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Ma Hui

Ma Hui is a Chinese-born artist living in Amsterdam, known for his knowledge and expression using ink on paper. As a first-generation immigrant, Mahoi feels a strong connection to her homeland. She expresses her emotions through her ink strokes, drawing inspiration from her memories of her childhood and her personal connection with her hometown.

Ma Hui was born in Chengde, Hebei Province in 1958 into a family of high-ranking party officials. Her wide range of works embodies her two very different cultural identities in different ways. Her love for ink (ink and water on paper) stems from her childhood, spent on the banks of the Yellow River in Ningxia Hui Autonomous Region.
Ma Hui studied at the School of Fine Arts at Xi’an University, after which she painted the cultural life of ethnic minorities in Tibet. In 1987 she moved to Europe and continued her art studies in Switzerland and the Netherlands.
During her stay in Ningxia Hui Autonomous Region, the symbiosis of yellow earth and flowing water evoked lasting emotions in her that literally shaped her artistic career, which spanned four decades on two continents. Both cultures resonate in ink, an ancient Chinese figurative art form that Ma Hui brilliantly transforms, resulting in giant jets of ink and water on rice paper. Ma Hui’s work is considered a pioneer of abstract ink and is part of a new advancement in modern Chinese culture. In 2006, she received the prestigious Emstel Prize from the Cobra Museum in the Netherlands for a wall-sized ink installation on canvas titled “Yellow River.” function. has the Dancing in 3D book by Ma Hui now available.

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Jan Ros (1961)

Architecture and the urban environment are recurring themes in Jan Roth’s art. The most important objects in his paintings are houses, villas, interiors, office buildings and highways. Ross paints images of gray houses and somewhat dilapidated gas stations on highways in a way that invites the viewer to look at these everyday objects and situations anew. It has a high affinity with photographers whose subjects are modern urban landscapes. The picture looks like a still image. But Ross’ job is about more than just capturing a scene. In Jan Roth’s paintings, speed and stillness seem to blend effortlessly. has the CONTEMPO catalog now available.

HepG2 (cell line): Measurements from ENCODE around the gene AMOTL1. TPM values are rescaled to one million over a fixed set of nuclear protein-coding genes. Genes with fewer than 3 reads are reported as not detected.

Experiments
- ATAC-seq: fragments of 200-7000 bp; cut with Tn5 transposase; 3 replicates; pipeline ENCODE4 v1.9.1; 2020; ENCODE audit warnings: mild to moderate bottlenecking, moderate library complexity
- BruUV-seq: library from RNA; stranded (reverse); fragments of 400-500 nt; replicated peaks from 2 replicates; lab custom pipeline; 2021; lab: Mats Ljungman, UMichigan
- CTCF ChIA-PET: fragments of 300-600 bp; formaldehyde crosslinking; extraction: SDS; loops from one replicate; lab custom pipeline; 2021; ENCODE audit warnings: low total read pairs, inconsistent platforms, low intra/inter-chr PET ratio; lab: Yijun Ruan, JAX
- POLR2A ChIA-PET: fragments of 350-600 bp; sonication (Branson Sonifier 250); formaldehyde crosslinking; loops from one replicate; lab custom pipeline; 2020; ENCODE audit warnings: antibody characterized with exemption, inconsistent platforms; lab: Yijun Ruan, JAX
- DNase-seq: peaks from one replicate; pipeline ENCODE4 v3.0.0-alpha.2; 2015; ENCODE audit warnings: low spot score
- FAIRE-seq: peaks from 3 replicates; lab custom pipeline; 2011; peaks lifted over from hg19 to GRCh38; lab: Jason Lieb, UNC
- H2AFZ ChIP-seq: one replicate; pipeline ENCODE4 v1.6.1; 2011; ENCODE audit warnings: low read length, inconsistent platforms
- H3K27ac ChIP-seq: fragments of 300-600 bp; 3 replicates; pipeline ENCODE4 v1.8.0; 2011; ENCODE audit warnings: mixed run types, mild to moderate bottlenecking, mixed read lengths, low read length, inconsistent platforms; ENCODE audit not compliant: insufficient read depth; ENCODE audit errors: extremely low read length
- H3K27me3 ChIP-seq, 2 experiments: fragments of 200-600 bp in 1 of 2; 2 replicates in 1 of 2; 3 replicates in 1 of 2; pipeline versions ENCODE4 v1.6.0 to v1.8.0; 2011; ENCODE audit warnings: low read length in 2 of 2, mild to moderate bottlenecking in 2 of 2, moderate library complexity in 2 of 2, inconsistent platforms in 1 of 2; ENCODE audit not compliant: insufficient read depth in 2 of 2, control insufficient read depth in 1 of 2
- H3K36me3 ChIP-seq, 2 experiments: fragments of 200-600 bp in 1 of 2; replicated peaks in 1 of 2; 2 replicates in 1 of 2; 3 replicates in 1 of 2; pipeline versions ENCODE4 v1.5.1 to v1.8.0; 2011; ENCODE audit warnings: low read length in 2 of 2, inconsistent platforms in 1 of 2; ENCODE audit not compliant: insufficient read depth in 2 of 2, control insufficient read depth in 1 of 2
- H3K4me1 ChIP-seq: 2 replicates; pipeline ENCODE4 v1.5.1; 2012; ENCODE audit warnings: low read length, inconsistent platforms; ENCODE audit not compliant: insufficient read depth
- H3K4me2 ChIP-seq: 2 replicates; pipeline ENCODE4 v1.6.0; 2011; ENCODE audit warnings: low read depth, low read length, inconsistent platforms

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Tony Scherman (1950)

Scherman’s upbringing was diverse, as he was born in Toronto in 1950 but spent his formative years in Paris, Europe, and later in London starting from 1955. It is worth noting that his father, Paul, pursued a successful career as a conductor and violinist across Canada, Europe, and England. After earning his MA from the Royal College of Art in London in 1974, Scherman decided to return to Toronto in 1976. Throughout his career, he has showcased his artwork in over 100 individual exhibitions, spanning across Canada, the United States, Europe, Beijing, and Hong Kong. In fact, his 2001-2002 solo exhibition, titled Chasing Napoleon, was displayed in several American university museums. Accompanying this exhibition was a book published by Cameron & Hollis in the UK in 1999, which was globally distributed by D.A.P. in North America and Thames and Hudson elsewhere. Additionally, Scherman’s artistic talent has been recognized through his participation in various group exhibitions worldwide. One notable example includes his involvement in The Human Clay, an exhibition curated by artist R.B. Kitaj at London’s Hayward Gallery in 1976. Kitaj’s selections for this groundbreaking exhibition showcased works by renowned artists such as Frank Auerbach, Francis Bacon, Lucian Freud, and Leon Kossoff. The exhibition successfully toured public galleries in the UK and Belgium. In 2012, Scherman’s painting titled Macbeth Witch #1 was chosen to represent the year 1994 in the Spotlight on 40 exhibition, held in Ottawa to commemorate the 40th anniversary of the Canada Council Art Bank. has currently the Barbara Farber publication available.